Prof. STEVEN CROWELL (Rice University)
Methodological Atheism: An Essay in the Second-Person Phenomenology of Commitment.
 
24 November, 5:30-7:00  p.m.
Prof. PHILIP TONNER (University of Glasgow)
Wayfarers and Dwellers: implications from phenomenological anthropology for ‘roots’ music heritage research.
 

New Book: Origins of Moral-Political Philosophy in Early China: Contestation of Humaneness, Justice, and Personal Freedom

My new book, Origins of Moral-Political Philosophy in Early China: Contestation of Humaneness, Justice, and Personal Freedom, has just been published by Oxford University Press (OUP 2021). It is available in both paperback and hardcover. Use the code AAFLYG6 to get a 30% discount off on the publisher’s website (OUP website). A detailed Table of Contents (including a tentative Chinese translation of ToC) can be found here.

From the publisher’s website:

This book rewrites the story of classical Chinese philosophy, which has always been considered the single most creative and vibrant chapter in the history of Chinese philosophy. Works attributed to Confucius, Mozi, Mencius, Laozi, Zhuangzi, Xunzi, Han Feizi and many others represent the very origins of moral and political thinking in China. As testimony to their enduring stature, in recent decades many Chinese intellectuals, and even leading politicians, have turned to those classics, especially Confucian texts, for alternative or complementary sources of moral authority and political legitimacy. Therefore, philosophical inquiries into core normative values embedded in those classical texts are crucial to the ongoing scholarly discussion about China as China turns more culturally inward. It can also contribute to the spirited contemporary debate about the nature of philosophical reasoning, especially in the non-Western traditions.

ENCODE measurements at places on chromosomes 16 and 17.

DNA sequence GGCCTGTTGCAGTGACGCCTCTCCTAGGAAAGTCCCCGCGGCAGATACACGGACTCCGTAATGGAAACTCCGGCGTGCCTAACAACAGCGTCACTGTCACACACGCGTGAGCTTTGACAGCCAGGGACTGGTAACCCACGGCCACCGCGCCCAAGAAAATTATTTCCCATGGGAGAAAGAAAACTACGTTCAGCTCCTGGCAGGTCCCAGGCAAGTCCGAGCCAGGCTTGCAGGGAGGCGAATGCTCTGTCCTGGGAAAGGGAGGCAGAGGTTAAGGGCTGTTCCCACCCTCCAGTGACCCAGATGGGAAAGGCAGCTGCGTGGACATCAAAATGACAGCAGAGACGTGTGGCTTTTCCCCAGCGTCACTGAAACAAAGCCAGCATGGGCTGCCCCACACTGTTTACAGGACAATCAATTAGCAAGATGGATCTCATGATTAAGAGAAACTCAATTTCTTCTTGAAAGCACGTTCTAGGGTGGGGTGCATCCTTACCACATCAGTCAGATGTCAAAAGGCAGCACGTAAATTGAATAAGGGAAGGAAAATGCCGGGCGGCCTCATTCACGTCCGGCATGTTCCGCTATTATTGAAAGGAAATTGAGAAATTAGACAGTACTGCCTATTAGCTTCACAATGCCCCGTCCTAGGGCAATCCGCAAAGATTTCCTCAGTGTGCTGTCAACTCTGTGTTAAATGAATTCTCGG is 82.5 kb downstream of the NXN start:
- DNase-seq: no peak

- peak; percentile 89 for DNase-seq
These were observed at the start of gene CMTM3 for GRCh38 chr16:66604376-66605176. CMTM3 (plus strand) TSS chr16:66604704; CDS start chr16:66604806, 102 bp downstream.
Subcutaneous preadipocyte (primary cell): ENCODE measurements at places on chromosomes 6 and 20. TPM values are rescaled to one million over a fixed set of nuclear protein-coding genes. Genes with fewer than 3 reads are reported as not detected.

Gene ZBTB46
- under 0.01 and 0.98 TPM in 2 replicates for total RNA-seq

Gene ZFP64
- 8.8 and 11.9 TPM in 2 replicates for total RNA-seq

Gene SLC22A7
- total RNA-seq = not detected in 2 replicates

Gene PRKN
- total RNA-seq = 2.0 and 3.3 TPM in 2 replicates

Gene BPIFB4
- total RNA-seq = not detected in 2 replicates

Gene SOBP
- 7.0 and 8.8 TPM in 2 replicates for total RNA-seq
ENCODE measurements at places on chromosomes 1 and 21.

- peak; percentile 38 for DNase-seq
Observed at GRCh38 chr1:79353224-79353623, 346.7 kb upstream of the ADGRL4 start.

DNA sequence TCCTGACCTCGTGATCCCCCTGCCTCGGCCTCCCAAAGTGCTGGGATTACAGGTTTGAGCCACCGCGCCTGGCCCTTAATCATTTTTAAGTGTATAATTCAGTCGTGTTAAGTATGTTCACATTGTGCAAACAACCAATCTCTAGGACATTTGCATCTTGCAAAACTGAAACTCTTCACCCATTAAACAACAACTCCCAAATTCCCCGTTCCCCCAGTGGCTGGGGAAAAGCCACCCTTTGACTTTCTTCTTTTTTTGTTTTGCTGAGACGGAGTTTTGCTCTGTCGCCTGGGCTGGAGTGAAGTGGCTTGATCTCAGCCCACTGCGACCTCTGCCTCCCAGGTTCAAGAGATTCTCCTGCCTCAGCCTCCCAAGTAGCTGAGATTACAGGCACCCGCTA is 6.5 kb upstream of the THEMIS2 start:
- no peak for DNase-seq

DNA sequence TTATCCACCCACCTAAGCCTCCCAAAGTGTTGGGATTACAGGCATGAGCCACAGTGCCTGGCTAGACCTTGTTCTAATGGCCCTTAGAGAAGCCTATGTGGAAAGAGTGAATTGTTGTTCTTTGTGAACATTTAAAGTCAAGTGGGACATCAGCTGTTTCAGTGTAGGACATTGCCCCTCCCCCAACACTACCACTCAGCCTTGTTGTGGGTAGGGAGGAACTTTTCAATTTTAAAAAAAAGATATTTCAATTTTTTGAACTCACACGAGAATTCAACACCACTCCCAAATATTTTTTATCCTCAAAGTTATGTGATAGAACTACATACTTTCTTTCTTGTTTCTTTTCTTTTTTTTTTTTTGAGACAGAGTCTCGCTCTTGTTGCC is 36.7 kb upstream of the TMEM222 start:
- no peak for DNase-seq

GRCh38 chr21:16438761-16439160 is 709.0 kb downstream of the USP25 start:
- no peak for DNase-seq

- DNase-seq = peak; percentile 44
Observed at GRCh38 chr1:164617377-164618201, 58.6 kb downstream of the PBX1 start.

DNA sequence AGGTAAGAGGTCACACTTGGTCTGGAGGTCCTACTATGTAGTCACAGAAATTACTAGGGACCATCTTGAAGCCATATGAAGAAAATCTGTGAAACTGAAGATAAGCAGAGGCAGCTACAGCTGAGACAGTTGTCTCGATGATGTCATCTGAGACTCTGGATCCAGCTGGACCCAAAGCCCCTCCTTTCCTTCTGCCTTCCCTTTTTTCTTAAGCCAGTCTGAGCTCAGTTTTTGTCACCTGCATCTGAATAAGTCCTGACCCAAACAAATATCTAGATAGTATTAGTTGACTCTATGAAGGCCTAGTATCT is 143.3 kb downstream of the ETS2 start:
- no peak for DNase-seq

This book offers a new narrative and interpretative framework about the origins of moral-political philosophy that tracks how the three normative values, humaneness, justice, and personal freedom, were formulated, reformulated, and contested by early Chinese philosophers in their effort to negotiate the relationship among three distinct domains, the personal, the familial, and the political. Such efforts took place as those thinkers were reimagining a new moral-political order, debating its guiding norms, and exploring possible sources within the context of an evolving understanding of Heaven and its relationship with the humans. Tao Jiang argues that the competing visions in that debate can be characterized as a contestation between partialist humaneness and impartialist justice as the guiding norm for the newly imagined moral-political order, with the Confucians, the Mohists, the Laoists, and the so-called fajia thinkers being the major participants, constituting the mainstream philosophical project during this period. Thinkers lined up differently along the justice-humaneness spectrum with earlier ones maintaining some continuity between the two normative values (or at least trying to accommodate both to some extent) while later ones leaning more toward their exclusivity in the political/public domain. Zhuangzi and the Zhuangists were the outliers of the mainstream moral-political debate who rejected the very parameter of humaneness versus justice in that discourse. They were a lone voice advocating personal freedom, but the Zhuangist expressions of freedom were self-restricted to the margins of the political world and the interiority of one’s heartmind. Such a take can shed new light on how the Zhuangist approach to personal freedom would profoundly impact the development of this idea in pre-modern Chinese political and intellectual history.